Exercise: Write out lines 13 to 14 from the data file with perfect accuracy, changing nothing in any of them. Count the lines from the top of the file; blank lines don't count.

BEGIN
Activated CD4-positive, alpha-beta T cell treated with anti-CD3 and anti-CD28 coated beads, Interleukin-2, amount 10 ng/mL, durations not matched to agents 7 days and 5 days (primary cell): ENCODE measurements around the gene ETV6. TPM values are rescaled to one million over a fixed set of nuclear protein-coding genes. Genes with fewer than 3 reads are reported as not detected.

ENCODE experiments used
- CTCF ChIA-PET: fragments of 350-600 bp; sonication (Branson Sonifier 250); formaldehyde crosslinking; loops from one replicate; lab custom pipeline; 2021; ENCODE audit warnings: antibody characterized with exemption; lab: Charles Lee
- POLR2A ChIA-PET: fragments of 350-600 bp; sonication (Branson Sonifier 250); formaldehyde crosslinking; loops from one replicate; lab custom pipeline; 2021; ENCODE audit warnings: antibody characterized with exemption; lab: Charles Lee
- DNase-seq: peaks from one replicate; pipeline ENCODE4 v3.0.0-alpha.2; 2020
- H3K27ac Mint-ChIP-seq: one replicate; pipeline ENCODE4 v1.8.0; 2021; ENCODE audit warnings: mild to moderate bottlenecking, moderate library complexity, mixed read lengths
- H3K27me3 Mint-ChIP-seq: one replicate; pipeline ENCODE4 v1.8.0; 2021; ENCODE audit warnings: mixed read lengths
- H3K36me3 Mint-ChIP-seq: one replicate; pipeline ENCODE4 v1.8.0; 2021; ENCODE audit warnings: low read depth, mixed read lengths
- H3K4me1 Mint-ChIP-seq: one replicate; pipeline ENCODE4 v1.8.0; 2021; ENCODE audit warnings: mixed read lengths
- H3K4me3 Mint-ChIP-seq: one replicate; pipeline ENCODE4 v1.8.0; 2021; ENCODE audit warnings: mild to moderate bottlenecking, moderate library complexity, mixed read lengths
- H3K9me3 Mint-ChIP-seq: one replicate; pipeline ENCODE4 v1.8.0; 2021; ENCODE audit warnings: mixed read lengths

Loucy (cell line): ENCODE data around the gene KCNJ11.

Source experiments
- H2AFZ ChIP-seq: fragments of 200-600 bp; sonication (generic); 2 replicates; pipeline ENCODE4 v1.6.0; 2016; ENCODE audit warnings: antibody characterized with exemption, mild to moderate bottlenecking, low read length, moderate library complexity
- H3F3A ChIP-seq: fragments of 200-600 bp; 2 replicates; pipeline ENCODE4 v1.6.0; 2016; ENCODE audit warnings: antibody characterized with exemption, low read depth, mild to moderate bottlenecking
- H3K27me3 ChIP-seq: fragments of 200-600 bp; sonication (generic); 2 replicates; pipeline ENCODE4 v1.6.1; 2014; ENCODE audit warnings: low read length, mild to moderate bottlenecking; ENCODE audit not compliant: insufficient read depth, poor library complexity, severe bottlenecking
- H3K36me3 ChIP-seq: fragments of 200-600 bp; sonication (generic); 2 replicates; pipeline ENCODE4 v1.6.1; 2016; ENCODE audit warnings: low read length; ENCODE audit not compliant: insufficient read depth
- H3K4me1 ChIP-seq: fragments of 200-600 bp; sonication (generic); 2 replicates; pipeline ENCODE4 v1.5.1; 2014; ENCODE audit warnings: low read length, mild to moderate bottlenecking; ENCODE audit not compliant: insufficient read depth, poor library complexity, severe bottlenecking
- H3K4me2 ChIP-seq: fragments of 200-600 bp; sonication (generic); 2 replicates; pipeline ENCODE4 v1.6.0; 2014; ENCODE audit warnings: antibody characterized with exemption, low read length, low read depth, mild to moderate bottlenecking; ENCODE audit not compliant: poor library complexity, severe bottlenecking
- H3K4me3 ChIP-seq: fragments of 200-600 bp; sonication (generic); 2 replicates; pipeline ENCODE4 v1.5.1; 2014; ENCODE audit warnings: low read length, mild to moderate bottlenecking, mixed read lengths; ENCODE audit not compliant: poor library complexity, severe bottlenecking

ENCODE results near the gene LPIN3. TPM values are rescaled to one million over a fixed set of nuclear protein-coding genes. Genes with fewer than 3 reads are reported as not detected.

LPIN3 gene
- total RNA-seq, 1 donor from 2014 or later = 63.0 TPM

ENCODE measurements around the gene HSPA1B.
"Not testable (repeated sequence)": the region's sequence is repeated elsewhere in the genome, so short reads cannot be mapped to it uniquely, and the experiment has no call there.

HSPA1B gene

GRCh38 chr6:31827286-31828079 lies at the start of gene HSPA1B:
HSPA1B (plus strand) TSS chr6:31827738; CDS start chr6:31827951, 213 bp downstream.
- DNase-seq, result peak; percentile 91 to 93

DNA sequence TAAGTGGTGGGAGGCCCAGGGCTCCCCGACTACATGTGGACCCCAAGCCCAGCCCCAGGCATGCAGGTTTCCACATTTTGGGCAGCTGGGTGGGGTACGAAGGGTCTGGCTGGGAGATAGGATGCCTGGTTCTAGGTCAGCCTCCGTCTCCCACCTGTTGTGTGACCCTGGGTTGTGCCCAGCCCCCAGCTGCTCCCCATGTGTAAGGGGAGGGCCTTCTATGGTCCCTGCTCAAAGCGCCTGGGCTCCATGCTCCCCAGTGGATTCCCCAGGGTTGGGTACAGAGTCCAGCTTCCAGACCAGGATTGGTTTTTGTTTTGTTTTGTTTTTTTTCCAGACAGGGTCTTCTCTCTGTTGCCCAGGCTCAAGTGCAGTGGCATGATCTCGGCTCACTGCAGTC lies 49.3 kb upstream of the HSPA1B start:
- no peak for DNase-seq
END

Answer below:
Source experiments
- H2AFZ ChIP-seq: fragments of 200-600 bp; sonication (generic); 2 replicates; pipeline ENCODE4 v1.6.0; 2016; ENCODE audit warnings: antibody characterized with exemption, mild to moderate bottlenecking, low read length, moderate library complexity